Why handouts for patients are a total win

person holding and reading a brochure

This article is written by Catherine Maurer, MAADOM, and contributed by the American Association of Dental Office Management.

Communication is one of the most challenging things we deal with every day in a dental office. How often has your office given instructions or recommendations to a patient only to have them call back with questions? While in the office, patients may be stressed, confused, or unfamiliar with the terms we likely all take for granted. A quick way to contend with this problem is to put it in writing!

It costs little to create cards that cover the myriad of topics we address daily. Whether you do them yourself or send them to a company such as Vistaprint, Office Depot, or Staples for printing, it is an excellent way to enhance your patient communication. Providing educational or instructional materials in a handout that patients can access on their own time and in terms they may be more comfortable with has many rewards.

1. Improved patient education

Handouts provide patients with valuable information about oral health, dental procedures, and preventive care. Educated patients are more likely to adhere to treatment plans and maintain good oral hygiene practices.

2. Enhanced communication

Handouts serve as visual aids during patient consultations, facilitating clearer communication between the dentist and the patient. Patients can refer to the handouts later to refresh their memory or share information with family members. In our practice, we have a large population of patients who are not computer-savvy and prefer printed materials.

3. Increased patient satisfaction

Patients appreciate receiving educational materials that empower them to take control of their oral health. Providing handouts demonstrates a commitment to patient education and contributes to overall satisfaction with the dental practice.

4. Reduced anxiety

Dental procedures can be intimidating for patients. Informative handouts can alleviate anxiety by explaining procedures in detail, addressing common concerns, and providing post-treatment care instructions.

5. Promotion of preventive care

Handouts emphasize the importance of preventive care measures such as regular dental checkups, proper brushing and flossing techniques, and dietary recommendations. By promoting preventive care, handouts can help stop dental problems before they arise.

6. Marketing opportunity

Branded handouts with the dental practice‘s logo and contact information serve as a subtle form of marketing. Patients may share handouts with friends and family, potentially generating referrals for the practice.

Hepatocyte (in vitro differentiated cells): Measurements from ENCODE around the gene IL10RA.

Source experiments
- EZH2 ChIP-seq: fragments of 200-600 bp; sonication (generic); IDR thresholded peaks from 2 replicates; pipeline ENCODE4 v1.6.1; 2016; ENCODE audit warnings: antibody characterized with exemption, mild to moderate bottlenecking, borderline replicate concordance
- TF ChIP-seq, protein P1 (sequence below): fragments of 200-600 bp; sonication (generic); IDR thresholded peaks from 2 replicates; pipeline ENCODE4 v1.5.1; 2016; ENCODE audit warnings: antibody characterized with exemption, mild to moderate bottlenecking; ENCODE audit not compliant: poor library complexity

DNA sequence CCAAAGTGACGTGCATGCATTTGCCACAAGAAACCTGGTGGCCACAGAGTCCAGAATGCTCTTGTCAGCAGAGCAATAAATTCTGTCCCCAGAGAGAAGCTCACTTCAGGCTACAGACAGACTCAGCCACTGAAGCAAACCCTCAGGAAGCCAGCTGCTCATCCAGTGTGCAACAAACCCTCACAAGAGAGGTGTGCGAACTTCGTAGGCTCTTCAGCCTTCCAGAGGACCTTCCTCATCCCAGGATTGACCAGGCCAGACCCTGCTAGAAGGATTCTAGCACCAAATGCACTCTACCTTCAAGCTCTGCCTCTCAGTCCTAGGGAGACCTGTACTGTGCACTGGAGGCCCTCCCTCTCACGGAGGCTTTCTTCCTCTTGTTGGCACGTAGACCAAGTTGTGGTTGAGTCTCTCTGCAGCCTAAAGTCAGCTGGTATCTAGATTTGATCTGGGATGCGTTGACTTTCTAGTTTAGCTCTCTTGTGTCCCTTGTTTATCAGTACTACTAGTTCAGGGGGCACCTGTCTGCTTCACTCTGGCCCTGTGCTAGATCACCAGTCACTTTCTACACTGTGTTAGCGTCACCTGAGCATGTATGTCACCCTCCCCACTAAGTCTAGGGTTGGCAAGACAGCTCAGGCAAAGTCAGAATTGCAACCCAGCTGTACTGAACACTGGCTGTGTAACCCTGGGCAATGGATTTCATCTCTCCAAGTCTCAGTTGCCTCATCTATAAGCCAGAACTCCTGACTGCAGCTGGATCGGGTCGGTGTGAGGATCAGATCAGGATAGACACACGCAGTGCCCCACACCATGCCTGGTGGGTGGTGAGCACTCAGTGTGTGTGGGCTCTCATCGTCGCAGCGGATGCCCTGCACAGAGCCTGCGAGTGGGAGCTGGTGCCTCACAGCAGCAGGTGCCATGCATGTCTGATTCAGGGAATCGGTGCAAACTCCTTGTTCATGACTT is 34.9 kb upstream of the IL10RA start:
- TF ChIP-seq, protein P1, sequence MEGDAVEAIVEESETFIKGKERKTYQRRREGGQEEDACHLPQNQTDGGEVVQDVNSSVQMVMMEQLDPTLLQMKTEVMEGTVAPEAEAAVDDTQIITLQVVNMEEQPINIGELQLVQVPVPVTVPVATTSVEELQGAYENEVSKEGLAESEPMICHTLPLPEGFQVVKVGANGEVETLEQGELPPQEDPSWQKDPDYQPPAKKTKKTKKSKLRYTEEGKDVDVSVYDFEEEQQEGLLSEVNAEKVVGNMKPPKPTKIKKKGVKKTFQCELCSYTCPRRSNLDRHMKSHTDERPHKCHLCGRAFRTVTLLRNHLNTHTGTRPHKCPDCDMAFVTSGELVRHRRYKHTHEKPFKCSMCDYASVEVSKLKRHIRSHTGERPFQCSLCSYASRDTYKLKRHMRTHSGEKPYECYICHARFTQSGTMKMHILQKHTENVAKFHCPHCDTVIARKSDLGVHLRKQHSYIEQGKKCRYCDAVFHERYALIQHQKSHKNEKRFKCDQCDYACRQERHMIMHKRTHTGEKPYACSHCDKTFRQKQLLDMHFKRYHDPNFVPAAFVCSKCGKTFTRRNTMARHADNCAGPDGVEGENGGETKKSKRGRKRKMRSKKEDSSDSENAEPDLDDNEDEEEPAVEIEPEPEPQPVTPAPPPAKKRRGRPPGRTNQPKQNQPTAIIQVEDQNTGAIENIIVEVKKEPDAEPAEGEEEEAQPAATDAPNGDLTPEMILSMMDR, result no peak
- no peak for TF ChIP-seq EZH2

7. Time efficiency

Providing handouts can save time during patient consultations by preemptively addressing frequent questions and concerns. Dentists can focus on addressing individual patient needs while knowing that essential information is in the handouts.

8. Legal protection

Handouts can document informed consent, treatment options discussed, and post-treatment instructions, providing a layer of legal protection for the dental practice in case of misunderstandings or disputes.

Creating your handouts

We make our handouts in two sizes, 4-by-6 and 4-by-8 inches. The larger format is great for more comprehensive topics, such as periodontal disease, clenching and bruxism, or dental bridges and bridge care. The smaller ones are shorter-length topics such as dry-mouth home care, pain-relief instructions, and caring for your dental appliance.

In all, we currently have 15 different topics addressed this way. One we are currently scripting is on cracked tooth syndrome. It explains what a cracked tooth means, our treatment recommendations, and the outcome if not addressed. More importantly, we let the patient know that insurance may not cover the treatment so that they won’t be surprised if that is the outcome. This is a good example of how this form of communication protects our practice while educating the patient.

The American Dental Association has handouts available for purchase, but we have found creating our own is less expensive and more customized to our way of communication. Overall, offering informational handouts demonstrates a commitment to patient education, improves communication, enhances patient satisfaction, and contributes to better oral health outcomes.

Catherine MaurerAbout the Author

Catherine Maurer, MAADOM, started in her father’s practice in 1969, helping in the lab and developing x-rays the old-fashioned way. In the 55 years since, she has embraced the tremendous scientific and technological advancements in dentistry, working with her team to apply them to the benefit of the practice’s patients. As a former Dentrix trainer and salesperson, she is keenly aware of the benefits of software-driven practice management. She recently project managed the design and build-out of a new office facility — one which, through the passion and quality of care provided by the entire team, was just named Best Dentist of all the practices in her hometown of Lake Oswego. Maurer is currently VP of the Portland, Oregon, DPLN and a lifetime member of AADOM. To learn more about AADOM’s resources for dental professionals and to find more peer-to-peer inspiration, visit www.dentalmanagers.com.